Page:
The size of the ground coffee particles must match the type of brewing equipment you will be using. Brewing methods which expose the grinds to water for longer periods require a coarser grind than faster brewing methods. Beans which are too finely ground for the brewing method in which they are used will expose too much surface area to the heated water and produce a bitter, harsh taste. An overly coarse grind will produce weak coffee unless more is used. Long-brew methods are French Presses ("Cafetière") and drip coffee machines. A short brew method is an espresso machine. Home coffee grinders at the lower end of the price range use a rotating blade to chop the coffee beans. Blade grinders create coffee dust which can clog espresso machines and French Presses. Blade grinders can be purchased inexpensively these days and work OK for drip coffee machines. Finely ground coffee and coffee intended for French Presses require a burr-grinder which tears the beans into a uniform size. To save money, it really is preferrable to have your market grind your coffee beans for you. Let your market know which type of coffee brewing equipment you will be using, since they can match the size of the coffee grounds to your brewing method.

Strength: How much coffee to use? Of course it depends on the depth of the roast, and personal preference, but a general guide is 2 slightly heaped tablespoons of ground coffee per 6oz water. Experiment with your coffee equipment and record your personal taste. If your local water tastes funny, or is high in lime, invest in a filter for your water supply. Bottled water will do in a pinch, but please recycle the bottle! Using poor quality water wastes your hard earned cash spent on buying decent beans. Not buying decent beans is just too grim to consider and best not discussed.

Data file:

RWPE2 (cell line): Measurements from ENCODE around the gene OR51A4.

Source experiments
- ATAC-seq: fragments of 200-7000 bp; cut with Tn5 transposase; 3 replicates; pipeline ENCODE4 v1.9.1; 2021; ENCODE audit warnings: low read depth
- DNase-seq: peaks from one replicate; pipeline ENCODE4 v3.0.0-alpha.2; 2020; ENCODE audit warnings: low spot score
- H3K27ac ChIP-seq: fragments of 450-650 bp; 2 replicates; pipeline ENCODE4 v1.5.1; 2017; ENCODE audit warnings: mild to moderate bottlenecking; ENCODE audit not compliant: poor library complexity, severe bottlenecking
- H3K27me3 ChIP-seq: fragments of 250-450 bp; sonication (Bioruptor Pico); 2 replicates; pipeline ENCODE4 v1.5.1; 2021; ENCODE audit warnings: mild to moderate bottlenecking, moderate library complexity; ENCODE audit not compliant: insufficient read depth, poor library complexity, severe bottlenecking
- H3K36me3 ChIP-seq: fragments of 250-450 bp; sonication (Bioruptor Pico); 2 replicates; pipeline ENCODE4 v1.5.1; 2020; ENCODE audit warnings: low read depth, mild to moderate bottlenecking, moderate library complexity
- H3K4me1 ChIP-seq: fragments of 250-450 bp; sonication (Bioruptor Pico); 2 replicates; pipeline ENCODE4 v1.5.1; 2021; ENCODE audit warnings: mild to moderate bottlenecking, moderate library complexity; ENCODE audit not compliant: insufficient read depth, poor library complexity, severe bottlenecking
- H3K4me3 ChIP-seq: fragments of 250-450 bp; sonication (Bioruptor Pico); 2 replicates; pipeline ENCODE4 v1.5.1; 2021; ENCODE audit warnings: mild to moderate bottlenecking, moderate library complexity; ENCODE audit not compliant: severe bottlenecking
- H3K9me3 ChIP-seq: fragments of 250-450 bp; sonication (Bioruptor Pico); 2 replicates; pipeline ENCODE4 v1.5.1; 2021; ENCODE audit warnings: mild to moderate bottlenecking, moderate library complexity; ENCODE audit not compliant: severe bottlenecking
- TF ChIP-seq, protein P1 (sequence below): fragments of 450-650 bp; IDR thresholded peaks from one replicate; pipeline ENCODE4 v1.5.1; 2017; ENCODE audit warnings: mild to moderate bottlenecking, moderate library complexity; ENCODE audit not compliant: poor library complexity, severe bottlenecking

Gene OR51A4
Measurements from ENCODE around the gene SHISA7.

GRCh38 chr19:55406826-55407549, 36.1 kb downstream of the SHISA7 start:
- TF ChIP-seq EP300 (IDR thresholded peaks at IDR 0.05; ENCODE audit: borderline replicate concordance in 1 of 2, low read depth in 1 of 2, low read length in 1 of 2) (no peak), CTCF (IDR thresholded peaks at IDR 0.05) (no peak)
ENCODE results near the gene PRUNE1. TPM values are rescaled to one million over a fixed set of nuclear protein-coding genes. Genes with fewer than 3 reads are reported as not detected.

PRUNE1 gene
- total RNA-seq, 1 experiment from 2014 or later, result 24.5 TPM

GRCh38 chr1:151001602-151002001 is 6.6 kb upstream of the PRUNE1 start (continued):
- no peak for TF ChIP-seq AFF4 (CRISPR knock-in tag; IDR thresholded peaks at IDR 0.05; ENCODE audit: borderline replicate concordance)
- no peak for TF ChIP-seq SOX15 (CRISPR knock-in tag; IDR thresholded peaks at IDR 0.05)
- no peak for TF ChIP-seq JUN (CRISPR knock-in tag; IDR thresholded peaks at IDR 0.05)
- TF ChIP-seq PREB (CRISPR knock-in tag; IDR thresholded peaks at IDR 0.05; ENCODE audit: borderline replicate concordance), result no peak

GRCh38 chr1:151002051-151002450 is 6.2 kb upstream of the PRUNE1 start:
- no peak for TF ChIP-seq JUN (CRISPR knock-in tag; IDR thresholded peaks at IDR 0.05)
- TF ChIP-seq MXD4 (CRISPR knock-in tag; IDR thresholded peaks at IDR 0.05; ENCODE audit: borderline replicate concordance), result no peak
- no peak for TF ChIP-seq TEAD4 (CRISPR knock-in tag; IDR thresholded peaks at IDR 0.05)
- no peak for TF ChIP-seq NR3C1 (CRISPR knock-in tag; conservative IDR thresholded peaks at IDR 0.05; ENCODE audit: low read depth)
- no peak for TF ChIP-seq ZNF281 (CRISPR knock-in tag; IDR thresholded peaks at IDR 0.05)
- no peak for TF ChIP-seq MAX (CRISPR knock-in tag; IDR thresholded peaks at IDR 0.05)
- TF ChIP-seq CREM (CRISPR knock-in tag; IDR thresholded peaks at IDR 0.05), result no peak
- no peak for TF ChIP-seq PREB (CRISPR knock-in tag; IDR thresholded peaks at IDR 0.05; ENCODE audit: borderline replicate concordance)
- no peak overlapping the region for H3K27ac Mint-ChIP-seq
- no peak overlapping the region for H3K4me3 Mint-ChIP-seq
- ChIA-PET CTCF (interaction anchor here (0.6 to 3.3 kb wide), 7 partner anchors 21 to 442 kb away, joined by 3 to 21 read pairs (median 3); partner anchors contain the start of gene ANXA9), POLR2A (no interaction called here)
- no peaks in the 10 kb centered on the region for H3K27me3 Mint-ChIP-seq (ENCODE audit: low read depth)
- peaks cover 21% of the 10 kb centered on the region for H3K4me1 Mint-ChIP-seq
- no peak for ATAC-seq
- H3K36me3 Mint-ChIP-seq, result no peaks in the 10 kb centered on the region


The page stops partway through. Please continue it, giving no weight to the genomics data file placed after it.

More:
Water Temperature: recommended brewing temperature of coffee is 200 °F (93 °C). Too cool and solubles that make up the flavor will not be extracted. Too hot, and undesirable, bitter solubles will be extracted, spoiling the flavor. Espresso is an exception, brewed at a water temperature of between 91 °C (195 °F) and 96 °C (204 °F). Espresso is made by forcing hot water through finely ground beans which have been packed into a "Puck." The grinds are only griefly exposed to the water. The essence of taste in espresso is due to the fine colloidal foam ("Crema") containing emulsified oils which layers on top of the brew.
Organic, Fair Trade, Shade-grown: Oh my, can't a guy just get a cup of Joe? Well, that generic mass-produced coffee you buy everywhere in the big boxes is not as cheap as you think it is. We're bearing the cost of conventional coffee in communities barely surviving on rock-bottom pricing, land erosion, more and more chemicals being utilized to produce less and less coffee. I would encourage everyone to seek out markets who only sell organic, Fair Trade, and Shade-grown coffee. What is this?